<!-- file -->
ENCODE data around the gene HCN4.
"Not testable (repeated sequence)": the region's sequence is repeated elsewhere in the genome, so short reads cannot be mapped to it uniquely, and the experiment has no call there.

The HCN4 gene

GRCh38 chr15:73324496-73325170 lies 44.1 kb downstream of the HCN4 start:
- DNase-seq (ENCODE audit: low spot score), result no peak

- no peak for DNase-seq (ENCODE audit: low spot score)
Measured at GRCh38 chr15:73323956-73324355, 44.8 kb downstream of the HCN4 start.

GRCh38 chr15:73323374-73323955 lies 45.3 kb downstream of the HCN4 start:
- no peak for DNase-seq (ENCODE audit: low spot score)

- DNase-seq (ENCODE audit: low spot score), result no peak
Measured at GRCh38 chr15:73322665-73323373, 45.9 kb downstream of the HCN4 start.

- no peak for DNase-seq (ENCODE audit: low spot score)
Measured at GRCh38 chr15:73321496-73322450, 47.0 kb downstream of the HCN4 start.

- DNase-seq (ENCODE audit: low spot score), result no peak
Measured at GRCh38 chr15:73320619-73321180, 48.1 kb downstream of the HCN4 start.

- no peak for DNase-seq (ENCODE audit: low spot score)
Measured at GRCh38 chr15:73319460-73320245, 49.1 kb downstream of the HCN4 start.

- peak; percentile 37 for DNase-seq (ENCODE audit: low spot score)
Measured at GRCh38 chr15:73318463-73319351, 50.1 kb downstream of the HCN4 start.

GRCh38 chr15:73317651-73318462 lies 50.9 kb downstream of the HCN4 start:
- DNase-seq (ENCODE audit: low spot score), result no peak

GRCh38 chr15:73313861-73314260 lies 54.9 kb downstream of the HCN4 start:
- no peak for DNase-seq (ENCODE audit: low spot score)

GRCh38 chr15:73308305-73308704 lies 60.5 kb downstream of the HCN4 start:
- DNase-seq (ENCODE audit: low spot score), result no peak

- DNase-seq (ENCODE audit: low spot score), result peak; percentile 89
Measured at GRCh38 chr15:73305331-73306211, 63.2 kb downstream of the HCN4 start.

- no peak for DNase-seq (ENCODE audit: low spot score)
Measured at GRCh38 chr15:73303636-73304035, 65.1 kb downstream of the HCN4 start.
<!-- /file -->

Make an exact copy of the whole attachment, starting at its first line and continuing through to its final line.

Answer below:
ENCODE data around the gene HCN4.
"Not testable (repeated sequence)": the region's sequence is repeated elsewhere in the genome, so short reads cannot be mapped to it uniquely, and the experiment has no call there.

The HCN4 gene

GRCh38 chr15:73324496-73325170 lies 44.1 kb downstream of the HCN4 start:
- DNase-seq (ENCODE audit: low spot score), result no peak

- no peak for DNase-seq (ENCODE audit: low spot score)
Measured at GRCh38 chr15:73323956-73324355, 44.8 kb downstream of the HCN4 start.

GRCh38 chr15:73323374-73323955 lies 45.3 kb downstream of the HCN4 start:
- no peak for DNase-seq (ENCODE audit: low spot score)

- DNase-seq (ENCODE audit: low spot score), result no peak
Measured at GRCh38 chr15:73322665-73323373, 45.9 kb downstream of the HCN4 start.

- no peak for DNase-seq (ENCODE audit: low spot score)
Measured at GRCh38 chr15:73321496-73322450, 47.0 kb downstream of the HCN4 start.

- DNase-seq (ENCODE audit: low spot score), result no peak
Measured at GRCh38 chr15:73320619-73321180, 48.1 kb downstream of the HCN4 start.

- no peak for DNase-seq (ENCODE audit: low spot score)
Measured at GRCh38 chr15:73319460-73320245, 49.1 kb downstream of the HCN4 start.

- peak; percentile 37 for DNase-seq (ENCODE audit: low spot score)
Measured at GRCh38 chr15:73318463-73319351, 50.1 kb downstream of the HCN4 start.

GRCh38 chr15:73317651-73318462 lies 50.9 kb downstream of the HCN4 start:
- DNase-seq (ENCODE audit: low spot score), result no peak

GRCh38 chr15:73313861-73314260 lies 54.9 kb downstream of the HCN4 start:
- no peak for DNase-seq (ENCODE audit: low spot score)

GRCh38 chr15:73308305-73308704 lies 60.5 kb downstream of the HCN4 start:
- DNase-seq (ENCODE audit: low spot score), result no peak

- DNase-seq (ENCODE audit: low spot score), result peak; percentile 89
Measured at GRCh38 chr15:73305331-73306211, 63.2 kb downstream of the HCN4 start.

- no peak for DNase-seq (ENCODE audit: low spot score)
Measured at GRCh38 chr15:73303636-73304035, 65.1 kb downstream of the HCN4 start.